Neuro Lect 2
Home > Flashcards > Print Preview
The flashcards below were created by user
on FreezingBlue Flashcards
. What would you like to do?
Red flag symptoms you absolutely can't miss!
- "worst headache of my life" (thunderclap)
- sudden blindness
- back pain worse at night
- bowel/bladder incontinence
- suicidal ideation with plan
What neurologic structure is affected with coma (decreased level of consciousness)?
What neurologic structure is affected with disorientation (lack of orientation to time and place)?
What neurologic structure is affected with amnesia (memory loss)?
What neurologic structure is affected with aphasia (speech problems)?
- frontal lobe
- temporoparietal lobe
What neurologic structure is affected with inappropriate affect (inappropriate emotional display)?
bilateral cerebral damage
What neurologic structure is affected with agnosia (inability to recognize objects)?
nondominant parietal lobe
What neurologic structure is affected with apraxia (inability to follow orders)?
What are the different levels of consciousness and how are they described?
- alert: awake and talking
- lethargic: pts are drowsy but open eyes to look at you, respond to questions then fall asleep
- obtunded: pts open eyes and look at you but respond slowly and are somewhat confused
- stuporous: pts aroused with painful stimuli
- coma: no response to painful stimuli (non localizing)
Very important abnormal behavior pattern that often indicates an acute medical problem.
What score on the Folstein mini mental status exam suggests a cognitive disorder?
Patient can form words without difficulty but there are errors in content. Patient is unaware that responses are nonsense. Due to a lesion in the temporal/parietal lobe language area.
Wernicke's aphasia (receptive aphasia)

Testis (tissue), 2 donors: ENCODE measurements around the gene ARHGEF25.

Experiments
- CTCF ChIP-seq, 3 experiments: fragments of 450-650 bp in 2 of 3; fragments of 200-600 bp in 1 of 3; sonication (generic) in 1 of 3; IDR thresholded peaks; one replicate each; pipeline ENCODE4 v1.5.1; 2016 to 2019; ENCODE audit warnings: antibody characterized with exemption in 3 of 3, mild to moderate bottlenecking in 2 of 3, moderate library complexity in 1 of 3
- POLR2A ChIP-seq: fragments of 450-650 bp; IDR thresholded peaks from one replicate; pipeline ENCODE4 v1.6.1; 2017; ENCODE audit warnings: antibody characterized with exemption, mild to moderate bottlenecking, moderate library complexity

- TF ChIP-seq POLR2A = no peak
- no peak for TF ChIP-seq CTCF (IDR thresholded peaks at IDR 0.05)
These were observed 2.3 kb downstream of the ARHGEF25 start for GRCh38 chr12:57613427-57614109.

Patient is unable to form or find words (unable to produce words). Patient is aware of the deficit. Due to a lesion in the anterior speech area.
Broca's aphasia (expressive aphasia)
What is the possible pathologic cause of stock/glove sensory loss?
What is the possible pathology for sensory loss ascending from the feet to the trunk?
spinal cord lesion
What is the possible pathology for loss of pain and temperature sensation on one side and loss of joint position on the other side?
What is the possible pathology for "cape" distribution of pain and temperature loss?
central cord lesion (syringomyelia)
What is the possible pathology for sensory loss on the right face and left side of the body?
right lateral medullary syndrome
What is the possible pathology for sensory loss along a strict horizontal level to pain both anteriorly and posteriorly?
A tendency for one arm to pronate and drift downwards during the pronator drift test is suggestive of what?
UMN lesion on that side
Clinical term for inability to perform rapidly alternating movements that is usually caused by MS in adults and cerebellar tumors in children.
What two findings on exam strongly point to a structural lesion in an unconscious patient?
- consistent symmetry between right and left sided responses
- abnormal reflexes that point to specific areas within the brainstem
What are the two main maneuvers used to produce a noxious stimulus in a comatose patient?
- press very hard with thumb under the bony superior roof of the orbital cavity
- press pen hard on one of the pt's fingernails
Changes int he texture of skin, edema, venous prominence, callus formation, loss of nails and sweating abnormalities of the feet are manifestations of what issue?
peripheral autonomic nerve dysfunction
What are the indications for performing a lumbar puncture?
- infection (meningitis, encephalitis)
What are the contraindications for a lumbar puncture?
- suspected intracranial mass lesion/elevated ICP (risks herniate, examine for papilledema, get head CT before LP)
- infection at site of puncture
- lack of pt cooperation
What would you like to do?
Home > Flashcards > Print Preview